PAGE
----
Unless otherwise prescribed: Pumpkin seed oil can be used as a healthy culinary oil or can be taken as a source of essential fatty acids with a dosage of 1-2 tablespoons per day. In the multicenter clinical trial noted above, patients received 1-2 capsules of a pumpkin seed extract per day for 12 weeks.
Drug Interactions:None known.
Side Effects:None known.
al-Zuhair H, Abd el-Fattah AA, Abd el Latif HA. 1997. Efficacy of simvastatin and pumpkin seed oil in the management of dietary-induced hypercholesterolemia. Pharmacol Res. 1997 May; 35(5): 403-8. Fahim AT, Abd-el Fattah AA, Agha AM, Gad MZ. 1995. Effect of pumpkin seed oil on the level of free radical scavengers induced during adjuvant-arthritis in rats. Pharmacol Res. 1995 Jan; 31(1): 73-9. Friederich M, Theurer C, Schiebel-Schlosser G. 2000. [Prosta Fink Forte capsules in the treatment of benign prostatic hyperplasia. Multicentric surveillance study in 2245 patients]. Forsch Komplementarmed Klass Naturheilkd. 2000 Aug; 7(4): 200-4. German. Zhang X, Ouyang JZ, Zhang YS, Tayalla B, Zhou XC, Zhou SW. 1994. Effect of the extracts of pumpkin seeds on the urodynamics of rabbits: an experimental study. J Tongji Med Univ. 1994; 14(4): 235-8. Zuhair HA, Abd El-Fattah AA, El-Sayed MI. 2000. Pumpkin-seed oil modulates the effect of felodipine and captopril in spontaneously hypertensive rats. Pharmacol Res. 2000 May; 41(5): 555-63.
Pumpkin Seed Oil For Skin Care by Ally McNeal
Growing up, I always looked forward to watching the Peanuts special: The Great Pumpkin. Little did I know that once I grew up, I'd learn just how great pumpkins really are- especially for skin care. I've seen a big interest in pumpkin seed oil as a skin care product, and wanted to find out more about its skin boosting benefits. This article will share with you what I've learned about pumpkin and why it works so well in a modern skin care regimen.
It appears that the biggest skin benefits of pumpkin seed oil are that it possesses very high levels of the natural antioxidants and polyunsaturated fatty acids. Pumpkin seed oil is especially high in the gamma-tocopherol form of Vitamin E, which is a powerful antioxidant.
Antioxidants protect cell structure and health by neutralizing "free radicals", which are unstable molecules generated from sources like radiation, air pollution, and peroxides. Left unchecked, free radicals can attack the skin's structure, leaving it vulnerable to wrinkling, infection, and other damage.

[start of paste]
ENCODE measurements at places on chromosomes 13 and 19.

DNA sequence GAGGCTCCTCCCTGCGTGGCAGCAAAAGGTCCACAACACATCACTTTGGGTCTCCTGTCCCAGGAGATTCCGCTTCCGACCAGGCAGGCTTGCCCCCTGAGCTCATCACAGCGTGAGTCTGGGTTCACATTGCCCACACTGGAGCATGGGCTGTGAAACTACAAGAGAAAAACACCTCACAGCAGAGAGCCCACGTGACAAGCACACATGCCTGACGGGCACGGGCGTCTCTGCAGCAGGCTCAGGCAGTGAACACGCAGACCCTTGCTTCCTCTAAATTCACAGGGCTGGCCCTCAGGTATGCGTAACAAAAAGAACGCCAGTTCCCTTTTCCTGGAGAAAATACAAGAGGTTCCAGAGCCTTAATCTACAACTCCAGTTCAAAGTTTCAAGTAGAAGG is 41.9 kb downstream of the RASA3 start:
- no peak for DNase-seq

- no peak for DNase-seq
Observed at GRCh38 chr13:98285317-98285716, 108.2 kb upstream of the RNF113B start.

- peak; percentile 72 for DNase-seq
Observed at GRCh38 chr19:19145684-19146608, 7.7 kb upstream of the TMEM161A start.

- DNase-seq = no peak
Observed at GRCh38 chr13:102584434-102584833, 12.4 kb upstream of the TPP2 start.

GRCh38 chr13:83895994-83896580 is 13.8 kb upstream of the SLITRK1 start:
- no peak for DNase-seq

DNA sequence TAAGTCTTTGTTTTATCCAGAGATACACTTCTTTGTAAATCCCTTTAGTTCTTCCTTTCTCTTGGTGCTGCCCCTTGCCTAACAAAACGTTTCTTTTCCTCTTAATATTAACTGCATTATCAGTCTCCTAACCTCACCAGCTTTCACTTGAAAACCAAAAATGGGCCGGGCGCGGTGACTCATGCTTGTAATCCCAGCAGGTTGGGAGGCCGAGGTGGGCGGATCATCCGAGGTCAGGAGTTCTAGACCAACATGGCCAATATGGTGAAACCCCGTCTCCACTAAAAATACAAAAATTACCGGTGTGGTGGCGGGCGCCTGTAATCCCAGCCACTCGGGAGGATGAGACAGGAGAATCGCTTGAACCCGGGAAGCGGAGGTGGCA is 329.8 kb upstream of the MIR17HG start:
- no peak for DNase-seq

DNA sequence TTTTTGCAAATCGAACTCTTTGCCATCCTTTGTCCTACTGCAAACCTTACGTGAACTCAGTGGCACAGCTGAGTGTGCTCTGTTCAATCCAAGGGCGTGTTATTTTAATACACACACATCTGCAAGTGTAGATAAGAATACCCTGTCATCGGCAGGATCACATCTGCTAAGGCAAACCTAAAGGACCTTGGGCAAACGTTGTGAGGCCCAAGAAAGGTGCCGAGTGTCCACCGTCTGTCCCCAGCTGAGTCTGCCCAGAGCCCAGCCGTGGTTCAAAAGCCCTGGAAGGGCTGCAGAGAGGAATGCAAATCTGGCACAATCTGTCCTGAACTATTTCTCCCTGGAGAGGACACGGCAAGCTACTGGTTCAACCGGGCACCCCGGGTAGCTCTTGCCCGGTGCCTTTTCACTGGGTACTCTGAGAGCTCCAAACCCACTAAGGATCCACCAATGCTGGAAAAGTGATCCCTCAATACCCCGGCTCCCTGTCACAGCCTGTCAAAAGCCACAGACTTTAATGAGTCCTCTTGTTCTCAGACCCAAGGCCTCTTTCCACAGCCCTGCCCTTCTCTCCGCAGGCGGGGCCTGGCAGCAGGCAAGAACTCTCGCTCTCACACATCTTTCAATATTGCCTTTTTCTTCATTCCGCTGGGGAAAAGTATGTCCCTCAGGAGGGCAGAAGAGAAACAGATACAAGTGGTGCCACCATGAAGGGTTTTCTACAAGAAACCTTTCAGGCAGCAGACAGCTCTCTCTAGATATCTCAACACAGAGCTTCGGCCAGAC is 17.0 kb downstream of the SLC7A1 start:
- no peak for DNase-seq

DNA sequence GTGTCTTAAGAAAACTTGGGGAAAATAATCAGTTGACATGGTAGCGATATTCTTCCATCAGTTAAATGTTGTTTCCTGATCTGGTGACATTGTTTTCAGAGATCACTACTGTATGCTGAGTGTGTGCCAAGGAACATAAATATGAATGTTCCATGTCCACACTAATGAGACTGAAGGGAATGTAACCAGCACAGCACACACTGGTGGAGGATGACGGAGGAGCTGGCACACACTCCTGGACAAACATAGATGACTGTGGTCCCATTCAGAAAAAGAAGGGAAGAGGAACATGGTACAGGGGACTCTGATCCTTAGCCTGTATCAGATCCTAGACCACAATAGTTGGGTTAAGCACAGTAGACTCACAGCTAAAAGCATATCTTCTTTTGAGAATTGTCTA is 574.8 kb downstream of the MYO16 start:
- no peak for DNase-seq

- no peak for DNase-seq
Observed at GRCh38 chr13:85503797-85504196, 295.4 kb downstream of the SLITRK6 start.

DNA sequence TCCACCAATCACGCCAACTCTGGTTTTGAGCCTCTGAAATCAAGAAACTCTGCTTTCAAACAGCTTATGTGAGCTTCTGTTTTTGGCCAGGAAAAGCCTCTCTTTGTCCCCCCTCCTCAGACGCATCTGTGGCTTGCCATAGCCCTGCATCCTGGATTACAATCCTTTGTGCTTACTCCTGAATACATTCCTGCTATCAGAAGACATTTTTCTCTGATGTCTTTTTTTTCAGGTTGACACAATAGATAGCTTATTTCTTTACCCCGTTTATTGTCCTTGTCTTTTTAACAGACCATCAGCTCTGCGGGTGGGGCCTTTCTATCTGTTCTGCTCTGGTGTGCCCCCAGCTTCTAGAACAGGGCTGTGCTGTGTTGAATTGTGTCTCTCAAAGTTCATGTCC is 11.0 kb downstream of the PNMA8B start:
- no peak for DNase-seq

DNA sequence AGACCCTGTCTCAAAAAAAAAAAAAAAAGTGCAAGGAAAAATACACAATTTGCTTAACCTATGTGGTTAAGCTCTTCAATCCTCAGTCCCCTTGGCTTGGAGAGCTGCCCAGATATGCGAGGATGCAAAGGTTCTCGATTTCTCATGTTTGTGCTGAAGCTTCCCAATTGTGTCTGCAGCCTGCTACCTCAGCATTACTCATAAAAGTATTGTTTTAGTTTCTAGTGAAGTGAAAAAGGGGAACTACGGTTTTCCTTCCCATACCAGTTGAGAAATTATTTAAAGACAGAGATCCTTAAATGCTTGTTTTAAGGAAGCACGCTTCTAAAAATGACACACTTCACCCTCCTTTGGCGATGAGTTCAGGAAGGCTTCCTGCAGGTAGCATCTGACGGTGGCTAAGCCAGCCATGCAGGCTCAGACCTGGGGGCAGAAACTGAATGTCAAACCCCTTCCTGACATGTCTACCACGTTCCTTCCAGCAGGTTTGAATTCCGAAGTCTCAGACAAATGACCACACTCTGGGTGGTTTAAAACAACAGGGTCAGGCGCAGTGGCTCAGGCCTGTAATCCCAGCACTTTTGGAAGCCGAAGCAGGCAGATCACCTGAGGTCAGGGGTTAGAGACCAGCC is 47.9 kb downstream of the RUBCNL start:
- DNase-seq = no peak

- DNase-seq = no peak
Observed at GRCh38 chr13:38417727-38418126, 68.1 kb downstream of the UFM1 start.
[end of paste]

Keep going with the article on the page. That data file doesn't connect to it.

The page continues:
Vitamin E works by stabilizing the free radical- Vitamin E gives up one of its electrons to complete the unstable molecule. This, in essence, renders the free radical harmless, and helps the skin retain its normal structure.
Vitamin E has been shown to have a wide range of skin benefits. Vitamin E has been shown to reduce the amount of scarring from wounds, and has been shown to diminish the appearance of stretch marks on the skin. Also, it has been shown to decrease the effects of psoriasis, and to diminish the redness associated with erythema, which is one symptom of rosacea.
Aside from the high levels of Vitamin E found in pumpkin, there is also a high level of oil content (as high as 50%). The four fatty acids which comprise 98% of pumpkin seed oil are palmitic, stearic, linoleic, and oleic acids.
Palmitic acid works to promote natural oil regeneration. Oil is an important component for the skin to retain its protective barrier. With too little oil, the skin will crack and bleed; opening it to a greater risk of infection and disease.
Stearic acid acts primarily as a lubricant. It allows the skin to retain the proper moisture balance vital for good health (and good looks).
Linoleic acid is an essential fatty acid, which means our bodies don't manufacture it, and so we must ingest it in our diets. Linoleic acid is one step for the manufacture of prostaglandins, which decrease inflammation in the body. Linoleic acid helps maintain smooth skin, and will help repair flaky, itchy, or rough skin.
Oleic acid is the final fatty acid found in pumpkin seed oil. It works to replenish and maintain skin's moisture and lubrication. It is an Omega 9 acid and has similar health benefits (both general and to the skin) as the more well-known Omega 3 and Omega 6 essential fatty acids.
Benefits of Pumpkin Seed Oil
Taken together, it's clear that pumpkin seed oil has significant benefits for skin health and skin care. With powerful antioxidants, and essential fatty acids, it appears that adding pumpkin seed oil to your skin care regimen will help you retain moisture, maintain normal cell structure, and keep your skin looking and feeling healthy.
About the Author
Ally McNeal is the owner of SkinCareSmarts.com and a self described "skin-a-holic"; someone who enjoys learning and teaching about skin care. To learn more about healthy skin nutrition, please visit: http://healthyhabits.skincaresmarts.com/vitamin-e-for-healthy-skin>